These Emil Busch binoculars, circa 1940s, were originally produced for the German forces. The 45 degree angle is one of the most comfortable angles to help an observer sustain for extended watches, and also the most versatile for both land and air observation.
These binoculars have been expertly hand polished to illuminate their original finish, and our optics technician has inspected all lenses, so that we may fully guarantee their functionality.
These German 10 x 80 binoculars display the Emil Busch wartime maker’s code of CXN. Constructed circa 1940, these pristine optics boast a compact size, perfect for scouring the skies, wearing of enemy fire. Oculars are inclined to a 45 degree angle to decrease the fatigue of long watches, and marked with serial number 80443.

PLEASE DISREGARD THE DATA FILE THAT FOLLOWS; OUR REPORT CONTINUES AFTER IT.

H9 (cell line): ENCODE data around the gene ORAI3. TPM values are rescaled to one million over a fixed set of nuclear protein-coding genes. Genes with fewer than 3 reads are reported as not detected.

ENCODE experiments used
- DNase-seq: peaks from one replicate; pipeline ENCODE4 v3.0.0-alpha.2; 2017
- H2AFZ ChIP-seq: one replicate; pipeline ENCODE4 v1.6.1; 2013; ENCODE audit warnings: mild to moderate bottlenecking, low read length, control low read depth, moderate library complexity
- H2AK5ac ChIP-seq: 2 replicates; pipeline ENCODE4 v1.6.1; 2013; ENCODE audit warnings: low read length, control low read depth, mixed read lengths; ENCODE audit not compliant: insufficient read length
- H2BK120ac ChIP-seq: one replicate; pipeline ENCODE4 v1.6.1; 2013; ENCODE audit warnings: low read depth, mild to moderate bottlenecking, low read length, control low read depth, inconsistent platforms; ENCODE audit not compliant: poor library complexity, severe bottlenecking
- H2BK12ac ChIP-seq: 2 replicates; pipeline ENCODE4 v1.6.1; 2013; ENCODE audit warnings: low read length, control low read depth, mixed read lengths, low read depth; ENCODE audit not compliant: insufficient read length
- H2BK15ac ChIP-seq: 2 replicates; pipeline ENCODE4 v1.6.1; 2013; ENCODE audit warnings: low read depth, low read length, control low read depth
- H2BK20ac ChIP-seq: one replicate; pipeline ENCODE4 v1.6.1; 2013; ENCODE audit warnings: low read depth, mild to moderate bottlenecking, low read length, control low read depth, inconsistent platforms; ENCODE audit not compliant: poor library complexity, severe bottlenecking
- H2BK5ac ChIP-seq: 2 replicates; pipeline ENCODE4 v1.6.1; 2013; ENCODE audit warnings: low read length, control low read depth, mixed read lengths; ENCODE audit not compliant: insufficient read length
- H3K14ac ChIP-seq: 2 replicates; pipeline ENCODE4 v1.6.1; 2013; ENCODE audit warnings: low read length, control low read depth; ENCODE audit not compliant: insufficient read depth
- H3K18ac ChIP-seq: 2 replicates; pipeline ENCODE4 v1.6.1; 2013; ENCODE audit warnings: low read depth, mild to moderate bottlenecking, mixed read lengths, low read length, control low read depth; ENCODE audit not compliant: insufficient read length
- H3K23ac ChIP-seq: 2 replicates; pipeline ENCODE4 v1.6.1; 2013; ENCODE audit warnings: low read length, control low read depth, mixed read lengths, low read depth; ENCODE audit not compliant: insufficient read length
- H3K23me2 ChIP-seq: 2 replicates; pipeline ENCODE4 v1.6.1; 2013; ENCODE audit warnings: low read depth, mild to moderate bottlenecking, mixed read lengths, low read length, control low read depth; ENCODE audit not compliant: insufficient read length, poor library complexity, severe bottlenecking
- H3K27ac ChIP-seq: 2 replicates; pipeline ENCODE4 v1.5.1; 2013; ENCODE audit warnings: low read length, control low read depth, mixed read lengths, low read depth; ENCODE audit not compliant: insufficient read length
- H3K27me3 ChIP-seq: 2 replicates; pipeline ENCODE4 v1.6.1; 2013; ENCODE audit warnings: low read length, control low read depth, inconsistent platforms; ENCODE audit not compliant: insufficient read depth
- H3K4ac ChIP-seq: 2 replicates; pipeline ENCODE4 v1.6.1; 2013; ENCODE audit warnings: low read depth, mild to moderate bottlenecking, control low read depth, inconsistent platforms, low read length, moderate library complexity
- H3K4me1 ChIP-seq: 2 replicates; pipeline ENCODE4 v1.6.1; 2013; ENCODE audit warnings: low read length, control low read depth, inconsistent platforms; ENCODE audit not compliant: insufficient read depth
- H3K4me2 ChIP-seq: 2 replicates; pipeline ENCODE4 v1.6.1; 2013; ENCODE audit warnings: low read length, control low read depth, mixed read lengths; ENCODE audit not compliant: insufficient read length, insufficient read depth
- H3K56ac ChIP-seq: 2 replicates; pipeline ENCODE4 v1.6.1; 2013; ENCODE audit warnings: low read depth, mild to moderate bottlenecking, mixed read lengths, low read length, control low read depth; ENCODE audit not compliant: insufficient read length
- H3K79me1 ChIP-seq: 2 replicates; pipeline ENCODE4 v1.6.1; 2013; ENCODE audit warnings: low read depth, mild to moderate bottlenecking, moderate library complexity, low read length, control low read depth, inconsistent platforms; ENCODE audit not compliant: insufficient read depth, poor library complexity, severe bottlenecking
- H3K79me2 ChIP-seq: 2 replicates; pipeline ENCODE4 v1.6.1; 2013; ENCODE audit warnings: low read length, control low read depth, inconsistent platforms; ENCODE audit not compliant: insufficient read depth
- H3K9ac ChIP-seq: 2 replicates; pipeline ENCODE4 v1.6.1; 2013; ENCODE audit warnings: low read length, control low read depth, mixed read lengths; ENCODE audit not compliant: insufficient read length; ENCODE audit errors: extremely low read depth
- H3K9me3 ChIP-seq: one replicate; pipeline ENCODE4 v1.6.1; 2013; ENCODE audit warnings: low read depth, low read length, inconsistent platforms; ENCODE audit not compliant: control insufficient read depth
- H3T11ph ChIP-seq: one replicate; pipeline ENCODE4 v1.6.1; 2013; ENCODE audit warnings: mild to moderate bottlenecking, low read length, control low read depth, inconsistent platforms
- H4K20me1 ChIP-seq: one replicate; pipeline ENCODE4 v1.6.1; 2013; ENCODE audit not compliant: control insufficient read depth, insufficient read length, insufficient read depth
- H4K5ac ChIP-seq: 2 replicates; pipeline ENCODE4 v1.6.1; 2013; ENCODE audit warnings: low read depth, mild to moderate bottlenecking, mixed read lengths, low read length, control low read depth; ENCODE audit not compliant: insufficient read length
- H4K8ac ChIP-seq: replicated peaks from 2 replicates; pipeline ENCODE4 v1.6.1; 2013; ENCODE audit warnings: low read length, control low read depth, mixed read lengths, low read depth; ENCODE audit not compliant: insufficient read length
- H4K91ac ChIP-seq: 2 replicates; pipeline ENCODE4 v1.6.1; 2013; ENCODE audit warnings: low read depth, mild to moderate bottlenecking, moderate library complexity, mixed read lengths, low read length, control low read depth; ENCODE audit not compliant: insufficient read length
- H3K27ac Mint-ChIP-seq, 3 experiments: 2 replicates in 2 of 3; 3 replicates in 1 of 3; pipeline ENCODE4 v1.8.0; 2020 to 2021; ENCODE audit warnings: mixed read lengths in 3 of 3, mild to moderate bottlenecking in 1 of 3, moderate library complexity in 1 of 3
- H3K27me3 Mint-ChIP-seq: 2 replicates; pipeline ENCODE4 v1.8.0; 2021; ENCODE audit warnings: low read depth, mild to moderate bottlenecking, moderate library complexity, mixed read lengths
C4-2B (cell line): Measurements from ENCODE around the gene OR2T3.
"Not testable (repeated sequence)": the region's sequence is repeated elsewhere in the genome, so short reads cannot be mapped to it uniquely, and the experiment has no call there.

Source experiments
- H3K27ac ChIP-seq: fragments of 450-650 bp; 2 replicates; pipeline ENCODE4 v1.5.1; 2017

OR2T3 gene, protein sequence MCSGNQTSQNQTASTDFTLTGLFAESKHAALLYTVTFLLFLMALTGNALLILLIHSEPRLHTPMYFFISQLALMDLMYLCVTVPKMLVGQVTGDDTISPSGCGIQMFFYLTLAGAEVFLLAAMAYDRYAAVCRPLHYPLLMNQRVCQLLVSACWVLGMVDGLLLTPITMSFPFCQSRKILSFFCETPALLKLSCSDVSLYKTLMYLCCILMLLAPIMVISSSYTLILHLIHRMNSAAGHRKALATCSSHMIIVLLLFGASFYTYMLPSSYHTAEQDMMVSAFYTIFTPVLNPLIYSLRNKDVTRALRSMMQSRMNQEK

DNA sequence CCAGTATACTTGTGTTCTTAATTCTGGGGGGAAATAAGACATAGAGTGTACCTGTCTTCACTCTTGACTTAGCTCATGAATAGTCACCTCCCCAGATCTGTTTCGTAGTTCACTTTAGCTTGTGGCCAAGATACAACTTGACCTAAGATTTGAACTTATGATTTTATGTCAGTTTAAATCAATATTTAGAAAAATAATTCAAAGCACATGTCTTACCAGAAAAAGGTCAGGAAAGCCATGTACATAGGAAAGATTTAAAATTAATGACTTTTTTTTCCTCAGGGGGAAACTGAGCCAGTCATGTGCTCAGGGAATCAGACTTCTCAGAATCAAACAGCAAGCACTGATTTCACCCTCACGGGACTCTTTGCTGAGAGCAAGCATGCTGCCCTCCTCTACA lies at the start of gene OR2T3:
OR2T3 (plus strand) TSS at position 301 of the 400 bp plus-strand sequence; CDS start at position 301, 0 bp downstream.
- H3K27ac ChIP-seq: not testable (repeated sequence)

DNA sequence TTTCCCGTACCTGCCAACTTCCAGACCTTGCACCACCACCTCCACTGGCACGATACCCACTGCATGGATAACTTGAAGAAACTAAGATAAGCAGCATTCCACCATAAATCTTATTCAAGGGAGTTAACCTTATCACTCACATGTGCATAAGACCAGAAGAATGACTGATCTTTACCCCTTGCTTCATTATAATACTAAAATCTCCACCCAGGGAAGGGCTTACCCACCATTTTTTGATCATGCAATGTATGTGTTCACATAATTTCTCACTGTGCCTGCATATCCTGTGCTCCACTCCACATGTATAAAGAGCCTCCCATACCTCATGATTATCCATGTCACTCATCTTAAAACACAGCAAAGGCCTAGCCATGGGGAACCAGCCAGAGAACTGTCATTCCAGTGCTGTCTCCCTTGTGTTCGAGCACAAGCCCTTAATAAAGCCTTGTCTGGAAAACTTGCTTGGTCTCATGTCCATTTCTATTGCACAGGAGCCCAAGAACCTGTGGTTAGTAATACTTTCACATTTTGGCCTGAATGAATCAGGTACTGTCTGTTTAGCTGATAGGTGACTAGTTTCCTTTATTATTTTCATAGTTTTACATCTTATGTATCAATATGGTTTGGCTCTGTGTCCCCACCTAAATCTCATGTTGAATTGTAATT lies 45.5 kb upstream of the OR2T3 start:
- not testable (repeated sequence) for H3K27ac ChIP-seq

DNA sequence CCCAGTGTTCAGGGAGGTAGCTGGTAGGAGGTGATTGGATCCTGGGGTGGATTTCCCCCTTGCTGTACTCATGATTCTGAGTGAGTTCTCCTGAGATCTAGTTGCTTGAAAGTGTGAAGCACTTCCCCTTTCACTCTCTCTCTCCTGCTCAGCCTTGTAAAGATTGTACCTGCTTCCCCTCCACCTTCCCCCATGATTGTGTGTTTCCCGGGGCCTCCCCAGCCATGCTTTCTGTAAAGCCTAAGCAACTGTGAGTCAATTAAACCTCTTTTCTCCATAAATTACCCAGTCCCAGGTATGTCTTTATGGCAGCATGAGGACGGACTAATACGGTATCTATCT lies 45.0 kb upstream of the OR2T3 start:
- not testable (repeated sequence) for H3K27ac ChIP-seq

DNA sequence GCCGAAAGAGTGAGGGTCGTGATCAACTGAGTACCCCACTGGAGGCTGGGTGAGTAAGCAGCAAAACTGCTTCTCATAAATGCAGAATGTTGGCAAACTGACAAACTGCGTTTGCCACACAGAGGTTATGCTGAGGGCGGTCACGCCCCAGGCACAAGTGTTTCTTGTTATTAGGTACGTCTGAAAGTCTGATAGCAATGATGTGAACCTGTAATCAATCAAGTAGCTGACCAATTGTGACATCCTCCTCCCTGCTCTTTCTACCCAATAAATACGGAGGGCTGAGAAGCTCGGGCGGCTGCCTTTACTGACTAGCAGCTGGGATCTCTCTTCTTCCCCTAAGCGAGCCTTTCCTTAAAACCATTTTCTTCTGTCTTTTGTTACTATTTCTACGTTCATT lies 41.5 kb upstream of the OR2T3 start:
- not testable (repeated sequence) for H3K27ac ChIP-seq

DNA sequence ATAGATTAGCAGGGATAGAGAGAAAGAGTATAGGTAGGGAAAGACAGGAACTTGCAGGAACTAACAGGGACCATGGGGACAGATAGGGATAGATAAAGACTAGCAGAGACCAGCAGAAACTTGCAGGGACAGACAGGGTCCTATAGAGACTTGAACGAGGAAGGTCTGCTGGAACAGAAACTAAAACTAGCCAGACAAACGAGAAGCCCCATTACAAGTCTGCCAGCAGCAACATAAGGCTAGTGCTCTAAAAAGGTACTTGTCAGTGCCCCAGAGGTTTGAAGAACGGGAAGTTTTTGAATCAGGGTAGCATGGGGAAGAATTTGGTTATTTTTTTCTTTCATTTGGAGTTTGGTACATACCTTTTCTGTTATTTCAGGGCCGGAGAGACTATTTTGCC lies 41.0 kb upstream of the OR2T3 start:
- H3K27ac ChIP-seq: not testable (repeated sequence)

The groundwork for the company began in the late 1700s when Johann Heinrich August Duncker began making optical instruments. His son Eduard took over the company in 1920, and Eduard, having no children, sent his nephew Emil Busch to apprentice in optics in Berlin.
For many decades, Busch and Zeiss were the main suppliers of glass in Germany and surrounding areas, known for making such high quality products. Unfortunately, after the Busch company produced many fine optics for the war, its fate was to become a casualty of World War II.